Medical Care Supplement Features Articles by VA Researchers on Improving the Quality and Equity of Health and Healthcare
BACKGROUND:Bhalla and colleagues compared demographic characteristics, medical and psychiatric comorbidities, and healthcare use in 472,642 Veterans with single and poly-substance use disorder (PSUD). They found that Veterans with PSUD were more likely to be African American and homeless – and to have significantly greater medical and psychiatric comorbidity and use of mental healthcare services than Veterans with a single SUD diagnosis. The authors suggest that the distinctive clinical profile of PSUD warrants the development and evaluation of improved treatment models for patients with complex multi-morbid disorders.
Brignone and colleagues examined the association between military sexual trauma (MST) and healthcare use and costs – and how they vary by sex – in a cohort of 485,884 OEF/OIF Veterans receiving VA healthcare. They found that a positive MST screen was associated with significantly greater healthcare use and costs overall, and that after accounting for MST-related care, male Veterans had nearly twice the healthcare encounters and costs of female Veterans. The authors concluded that although the overall effect of a positive MST screen is similar for men and women, treatment is more often designated as MST-related among women.
Lehavot and colleagues conducted a national survey of 298 transgender Veterans to examine their satisfaction with VA medical and mental healthcare, the prevalence of delaying care, and correlates of these outcomes. They found that while most of the respondents who used VA healthcare were satisfied with their medical and mental healthcare, low income was associated with dissatisfaction with medical care – and being a transgender man was associated with dissatisfaction with mental healthcare. The authors suggest that efforts to better engage certain subgroups of transgender Veterans in VA healthcare may be necessary.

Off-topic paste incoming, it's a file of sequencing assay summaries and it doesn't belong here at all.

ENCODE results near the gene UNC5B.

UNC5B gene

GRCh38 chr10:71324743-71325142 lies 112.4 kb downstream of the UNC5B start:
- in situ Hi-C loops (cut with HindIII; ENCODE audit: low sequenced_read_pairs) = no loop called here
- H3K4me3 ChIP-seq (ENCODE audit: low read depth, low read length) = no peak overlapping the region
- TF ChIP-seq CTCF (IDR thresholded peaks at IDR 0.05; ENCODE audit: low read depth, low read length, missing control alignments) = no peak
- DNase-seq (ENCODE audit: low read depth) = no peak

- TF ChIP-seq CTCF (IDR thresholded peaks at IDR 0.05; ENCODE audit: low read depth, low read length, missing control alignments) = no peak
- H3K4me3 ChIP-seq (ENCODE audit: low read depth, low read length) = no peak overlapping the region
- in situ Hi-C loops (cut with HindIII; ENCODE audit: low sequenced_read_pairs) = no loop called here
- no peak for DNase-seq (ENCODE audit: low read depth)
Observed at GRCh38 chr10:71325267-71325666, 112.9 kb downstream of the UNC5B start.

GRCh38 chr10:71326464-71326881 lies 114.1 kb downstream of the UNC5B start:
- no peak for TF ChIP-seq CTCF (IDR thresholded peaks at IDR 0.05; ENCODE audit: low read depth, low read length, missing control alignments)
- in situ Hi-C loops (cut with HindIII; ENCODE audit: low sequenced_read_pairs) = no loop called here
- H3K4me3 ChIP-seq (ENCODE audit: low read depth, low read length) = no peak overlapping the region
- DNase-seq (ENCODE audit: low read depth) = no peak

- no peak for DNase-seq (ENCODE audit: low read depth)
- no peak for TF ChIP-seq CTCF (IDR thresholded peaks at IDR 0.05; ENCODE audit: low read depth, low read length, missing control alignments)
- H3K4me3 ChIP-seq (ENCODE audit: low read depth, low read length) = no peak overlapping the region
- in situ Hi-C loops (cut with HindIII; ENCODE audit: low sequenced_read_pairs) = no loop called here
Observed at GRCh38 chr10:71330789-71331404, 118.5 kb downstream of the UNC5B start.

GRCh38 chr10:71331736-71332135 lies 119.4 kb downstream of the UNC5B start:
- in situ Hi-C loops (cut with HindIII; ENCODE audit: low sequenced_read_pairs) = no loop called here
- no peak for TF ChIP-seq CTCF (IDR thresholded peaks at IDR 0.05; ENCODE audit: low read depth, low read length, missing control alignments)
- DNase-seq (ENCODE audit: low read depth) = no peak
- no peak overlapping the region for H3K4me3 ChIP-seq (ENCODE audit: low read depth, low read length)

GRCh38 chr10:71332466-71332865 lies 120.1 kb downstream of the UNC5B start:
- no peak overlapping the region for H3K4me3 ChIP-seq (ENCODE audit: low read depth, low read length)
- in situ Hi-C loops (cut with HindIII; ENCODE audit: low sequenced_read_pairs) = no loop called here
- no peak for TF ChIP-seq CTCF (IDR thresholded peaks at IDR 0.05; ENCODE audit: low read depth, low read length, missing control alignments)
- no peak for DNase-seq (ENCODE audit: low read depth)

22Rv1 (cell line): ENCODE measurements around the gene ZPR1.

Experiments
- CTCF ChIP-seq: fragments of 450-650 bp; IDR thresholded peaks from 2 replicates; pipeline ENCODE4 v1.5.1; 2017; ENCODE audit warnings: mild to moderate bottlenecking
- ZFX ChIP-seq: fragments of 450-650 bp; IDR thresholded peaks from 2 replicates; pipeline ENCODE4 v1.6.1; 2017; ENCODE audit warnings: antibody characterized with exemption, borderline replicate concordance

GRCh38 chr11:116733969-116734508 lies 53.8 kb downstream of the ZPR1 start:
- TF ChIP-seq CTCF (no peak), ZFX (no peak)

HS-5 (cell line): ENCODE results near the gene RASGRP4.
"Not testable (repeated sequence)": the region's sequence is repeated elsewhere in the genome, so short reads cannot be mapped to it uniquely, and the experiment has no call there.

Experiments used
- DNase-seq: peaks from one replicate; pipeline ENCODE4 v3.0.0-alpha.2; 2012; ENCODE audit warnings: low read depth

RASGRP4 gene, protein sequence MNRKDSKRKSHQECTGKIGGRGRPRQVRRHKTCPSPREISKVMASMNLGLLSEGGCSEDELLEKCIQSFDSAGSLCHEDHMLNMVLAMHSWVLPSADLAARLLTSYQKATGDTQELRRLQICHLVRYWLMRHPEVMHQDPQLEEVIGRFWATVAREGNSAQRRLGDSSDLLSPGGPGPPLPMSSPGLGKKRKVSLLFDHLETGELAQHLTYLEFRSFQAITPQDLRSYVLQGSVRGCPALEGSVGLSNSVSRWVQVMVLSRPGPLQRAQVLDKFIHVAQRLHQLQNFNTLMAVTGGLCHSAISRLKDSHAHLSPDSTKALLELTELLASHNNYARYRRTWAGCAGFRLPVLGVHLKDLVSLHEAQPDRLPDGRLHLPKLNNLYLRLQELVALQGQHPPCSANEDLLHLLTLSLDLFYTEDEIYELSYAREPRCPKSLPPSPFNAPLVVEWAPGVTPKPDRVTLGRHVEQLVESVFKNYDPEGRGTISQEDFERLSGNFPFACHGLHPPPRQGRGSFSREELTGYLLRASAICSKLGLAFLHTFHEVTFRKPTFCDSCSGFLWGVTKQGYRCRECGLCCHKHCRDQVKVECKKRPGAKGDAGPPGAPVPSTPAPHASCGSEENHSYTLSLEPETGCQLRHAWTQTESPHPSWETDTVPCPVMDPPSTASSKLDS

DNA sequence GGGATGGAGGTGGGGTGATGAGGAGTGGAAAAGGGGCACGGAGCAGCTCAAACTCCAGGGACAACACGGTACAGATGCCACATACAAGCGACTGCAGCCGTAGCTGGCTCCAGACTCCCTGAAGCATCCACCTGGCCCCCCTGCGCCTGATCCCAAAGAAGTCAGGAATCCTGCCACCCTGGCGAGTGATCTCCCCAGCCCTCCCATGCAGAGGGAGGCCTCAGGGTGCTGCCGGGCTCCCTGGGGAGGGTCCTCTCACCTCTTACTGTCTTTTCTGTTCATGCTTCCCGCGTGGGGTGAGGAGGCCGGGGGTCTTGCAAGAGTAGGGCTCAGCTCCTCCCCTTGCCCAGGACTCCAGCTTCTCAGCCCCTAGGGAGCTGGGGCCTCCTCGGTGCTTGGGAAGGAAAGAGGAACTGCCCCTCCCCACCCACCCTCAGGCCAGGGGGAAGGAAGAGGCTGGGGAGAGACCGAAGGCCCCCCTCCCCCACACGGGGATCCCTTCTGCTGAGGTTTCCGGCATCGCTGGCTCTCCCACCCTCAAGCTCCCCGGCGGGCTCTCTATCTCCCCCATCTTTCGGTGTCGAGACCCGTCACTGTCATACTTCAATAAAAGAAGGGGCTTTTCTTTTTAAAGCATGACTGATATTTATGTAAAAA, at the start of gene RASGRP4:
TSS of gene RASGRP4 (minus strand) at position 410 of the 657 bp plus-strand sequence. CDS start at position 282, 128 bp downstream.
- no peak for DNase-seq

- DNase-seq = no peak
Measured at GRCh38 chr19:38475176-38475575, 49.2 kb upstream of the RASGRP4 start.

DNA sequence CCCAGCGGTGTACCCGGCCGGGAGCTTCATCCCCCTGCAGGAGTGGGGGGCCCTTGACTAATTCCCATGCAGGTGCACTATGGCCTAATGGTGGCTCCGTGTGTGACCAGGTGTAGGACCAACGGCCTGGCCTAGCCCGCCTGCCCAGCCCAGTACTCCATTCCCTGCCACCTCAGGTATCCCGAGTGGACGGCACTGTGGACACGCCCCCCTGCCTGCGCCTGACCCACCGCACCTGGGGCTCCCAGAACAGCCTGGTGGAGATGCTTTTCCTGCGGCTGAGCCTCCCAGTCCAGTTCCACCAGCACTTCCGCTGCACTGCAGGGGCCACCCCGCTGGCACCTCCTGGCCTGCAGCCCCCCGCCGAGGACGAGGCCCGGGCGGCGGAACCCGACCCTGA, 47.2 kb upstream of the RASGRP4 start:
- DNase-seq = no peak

Gundlapalli and colleagues assessed the impact of a patient-aligned care team tailored for homeless Veterans (H-PACT) on emergency department (ED) utilization. Compared to usual care, H-PACT enrollees had a significant decrease in ED use among the highest ED utilizers. The authors concluded that primary care treatment engagement for homeless Veterans should reduce the frequency of ED visits.
VA supports a number of organizational, clinical, and research initiatives explicitly focused on advancing health equity for Veterans. For example, in 2012 VA established the Office of Health Equity (OHE) to champion the advancement of health equity and reduction of health disparities in the VA healthcare system. Despite these efforts, disparities in care persist. Given this ongoing challenge, HSR&D's Center for Health Equity Research and Promotion (CHERP) and the Health Equity and Rural Outreach Innovation Center (HEROIC) hosted a state-of-the-science conference in 2016. This field-based meeting to "Engage Diverse Stakeholders and Operational Partners in Advancing Health Equity in the VA Healthcare System" brought together health equity investigators, representatives of vulnerable Veteran populations, and operational leaders to identify strategies to advance the implementation of evidence-based interventions to improve the quality and equity of health and healthcare. The conference focused on three specific vulnerable Veteran populations: racial and ethnic minorities, homeless Veterans, and Veterans from the LGBT community. This supplement features several articles that emanated from this meeting, including but not limited to:
Medical Care Supplement: Health Equity. September 2017;55(9, Suppl 2);S1-120.